mosquito standing water main

The period between June 1 and November 30 is hurricane season in the United States. Mosquito control programs and other county/municipality/state entities involved with disaster preparedness should have plans in place well before mosquito season in order to be prepared for potential emergency mosquito control after a natural disaster, such as a hurricane. The public should routinely be informed of ways to protect themselves from mosquito bites in advance of an epidemic or disaster, such as a hurricane. Communication between public health agencies, private companies, university partners, community groups, the public, etc., is essential to ensure an effective response. There should be a designated leader (potentially a state medical entomologist or epidemiologist) that can coordinate mosquito surveillance and control efforts among groups.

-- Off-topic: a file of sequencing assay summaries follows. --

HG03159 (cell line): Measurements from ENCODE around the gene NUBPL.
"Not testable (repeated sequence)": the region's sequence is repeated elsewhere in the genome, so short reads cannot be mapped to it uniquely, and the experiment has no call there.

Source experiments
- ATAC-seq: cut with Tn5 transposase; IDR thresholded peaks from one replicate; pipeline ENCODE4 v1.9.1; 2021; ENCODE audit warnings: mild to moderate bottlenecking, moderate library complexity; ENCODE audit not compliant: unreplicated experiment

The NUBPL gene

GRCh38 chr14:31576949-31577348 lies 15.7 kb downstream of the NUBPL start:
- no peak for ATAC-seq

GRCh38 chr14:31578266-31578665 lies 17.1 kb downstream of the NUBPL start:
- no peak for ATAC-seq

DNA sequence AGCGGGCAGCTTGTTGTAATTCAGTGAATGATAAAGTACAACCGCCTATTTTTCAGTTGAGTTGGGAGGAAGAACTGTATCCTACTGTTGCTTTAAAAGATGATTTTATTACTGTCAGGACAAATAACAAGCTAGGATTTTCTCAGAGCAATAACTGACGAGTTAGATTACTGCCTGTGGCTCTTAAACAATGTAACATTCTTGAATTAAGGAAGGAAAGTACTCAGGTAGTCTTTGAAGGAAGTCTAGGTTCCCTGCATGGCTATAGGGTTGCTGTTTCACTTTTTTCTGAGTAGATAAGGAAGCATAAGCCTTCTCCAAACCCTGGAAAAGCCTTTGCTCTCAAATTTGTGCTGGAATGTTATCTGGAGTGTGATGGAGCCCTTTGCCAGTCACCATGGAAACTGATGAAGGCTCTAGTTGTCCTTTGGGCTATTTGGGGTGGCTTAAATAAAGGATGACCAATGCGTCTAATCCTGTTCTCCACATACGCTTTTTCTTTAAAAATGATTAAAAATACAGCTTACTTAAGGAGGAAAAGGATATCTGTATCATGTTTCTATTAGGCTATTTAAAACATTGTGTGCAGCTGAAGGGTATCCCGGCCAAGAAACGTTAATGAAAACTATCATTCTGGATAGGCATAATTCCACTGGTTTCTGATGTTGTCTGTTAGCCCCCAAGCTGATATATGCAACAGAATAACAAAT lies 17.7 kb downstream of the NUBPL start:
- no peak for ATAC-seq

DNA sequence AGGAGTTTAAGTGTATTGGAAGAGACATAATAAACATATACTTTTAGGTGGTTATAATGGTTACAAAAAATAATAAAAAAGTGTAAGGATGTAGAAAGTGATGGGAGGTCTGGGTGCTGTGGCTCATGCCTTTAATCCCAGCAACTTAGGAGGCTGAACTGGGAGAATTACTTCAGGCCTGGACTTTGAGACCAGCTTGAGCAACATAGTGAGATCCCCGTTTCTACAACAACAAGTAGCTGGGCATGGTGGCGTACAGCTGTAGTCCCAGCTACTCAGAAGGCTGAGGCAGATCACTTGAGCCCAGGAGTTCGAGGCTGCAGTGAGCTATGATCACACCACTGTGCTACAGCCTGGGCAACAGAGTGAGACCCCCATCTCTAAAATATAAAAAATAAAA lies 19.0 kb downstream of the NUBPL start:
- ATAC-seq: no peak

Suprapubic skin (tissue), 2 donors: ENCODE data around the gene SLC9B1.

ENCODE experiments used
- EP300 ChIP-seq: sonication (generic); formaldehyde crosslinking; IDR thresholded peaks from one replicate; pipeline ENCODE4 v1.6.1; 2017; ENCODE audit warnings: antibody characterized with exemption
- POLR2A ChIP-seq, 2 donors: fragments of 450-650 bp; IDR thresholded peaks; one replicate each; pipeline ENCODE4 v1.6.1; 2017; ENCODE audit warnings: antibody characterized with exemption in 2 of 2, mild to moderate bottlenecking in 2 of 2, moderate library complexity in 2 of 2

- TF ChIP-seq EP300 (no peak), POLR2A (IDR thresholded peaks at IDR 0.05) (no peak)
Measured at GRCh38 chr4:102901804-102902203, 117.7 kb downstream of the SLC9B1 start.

Widespread damage, high amounts of rainfall and flooding can result from hurricanes. Increased availability of mosquito egg-laying sites inevitably increases mosquito abundance, especially for flood water, woodland pool and salt marsh mosquitoes that can be considered nuisance mosquitoes. Increases in abundance of mosquito species that transmit pathogens (West Nile virus, Zika virus, etc.) may also be observed after such rain events, and these are considerations in post-disaster mosquito control.

Although the hurricane event itself likely kills large amounts of mosquitoes, standing water left behind inundates existing flood water mosquito eggs, stimulating hatching, and provides multiple sources for additional egg laying by other species. Seven to 10 days (depending on environmental conditions) after a hurricane or other significant rain event, the first round of mosquitoes is expected to hatch, and newly emerged females will seek blood-feeding hosts and lay more eggs. This process will continue and mosquito populations will multiply unless control measures are implemented.